At that pregnant moment just prior to a State of the Union speech, US presidents must gaze out on the audience before them in the House of Representatives and think, how did those people get their seats?
OK, maybe they don’t think that. But we did, so we looked into it. It turns out that seating at the State of the Union is by general admission, for the most part.
Traditionally, the State of the Union is delivered in the House chamber, which is bigger than the Senate’s. Senate leaders get a roped-off section down front, as do US Supreme Court justices and some other groups, such as diplomats.
But House members aren’t so privileged. The leadership gets reserved seats, but places for the rank and file are not assigned. (That’s true for daily sessions, by the way, as well as special ceremonies.) So anytime during the day of a State of the Union address, any representative may claim any chair for the coming evening festivities.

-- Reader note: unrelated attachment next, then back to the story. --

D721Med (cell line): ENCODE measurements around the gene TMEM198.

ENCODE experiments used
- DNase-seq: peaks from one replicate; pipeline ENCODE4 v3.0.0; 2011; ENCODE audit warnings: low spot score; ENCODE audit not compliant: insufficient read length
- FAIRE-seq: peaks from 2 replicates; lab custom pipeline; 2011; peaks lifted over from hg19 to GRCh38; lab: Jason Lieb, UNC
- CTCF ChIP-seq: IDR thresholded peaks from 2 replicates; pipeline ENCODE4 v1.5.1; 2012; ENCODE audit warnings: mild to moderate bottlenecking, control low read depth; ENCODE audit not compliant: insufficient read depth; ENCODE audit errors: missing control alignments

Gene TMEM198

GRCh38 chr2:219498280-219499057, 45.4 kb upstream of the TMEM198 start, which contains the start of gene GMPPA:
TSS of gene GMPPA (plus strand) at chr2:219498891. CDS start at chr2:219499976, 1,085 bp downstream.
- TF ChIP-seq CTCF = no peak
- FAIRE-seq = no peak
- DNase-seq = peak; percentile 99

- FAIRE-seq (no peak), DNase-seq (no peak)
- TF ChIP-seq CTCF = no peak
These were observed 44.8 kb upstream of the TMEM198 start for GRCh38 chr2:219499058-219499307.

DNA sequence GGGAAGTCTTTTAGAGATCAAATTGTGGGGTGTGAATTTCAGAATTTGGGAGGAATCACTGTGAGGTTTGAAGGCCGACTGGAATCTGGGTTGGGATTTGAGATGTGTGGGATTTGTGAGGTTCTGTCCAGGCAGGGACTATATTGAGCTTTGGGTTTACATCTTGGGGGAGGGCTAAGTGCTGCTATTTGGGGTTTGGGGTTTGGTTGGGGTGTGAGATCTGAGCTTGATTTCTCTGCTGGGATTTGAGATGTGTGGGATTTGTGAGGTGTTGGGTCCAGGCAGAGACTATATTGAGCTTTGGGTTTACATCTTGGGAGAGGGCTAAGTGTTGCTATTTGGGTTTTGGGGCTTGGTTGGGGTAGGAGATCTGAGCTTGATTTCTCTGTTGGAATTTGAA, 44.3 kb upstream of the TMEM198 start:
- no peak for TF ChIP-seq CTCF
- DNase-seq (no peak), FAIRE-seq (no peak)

There’s a catch, though. “They must remain physically in the seat to retain their place for the speech,” notes a Congressional Research Service report on the tradition of SOTUs.
So it’s like camping out on the Capitol lawn to get a good spot for the July 4 concert by the National Symphony, apparently. If a member wants to make sure of a seat by the aisle so it’ll be easier to shake the president’s hand, he or she can show up early, carrying snacks and magazines, and settle in.
Of course, a few lawmakers are designated to stay away.It’s long been a tradition that one cabinet officer misses the SOTU. Since Sept. 11, 2001, congressional leaders have also picked two lawmakers from each chamber of Congress, representing both parties, to stay home and watch the speech on television. Just in case.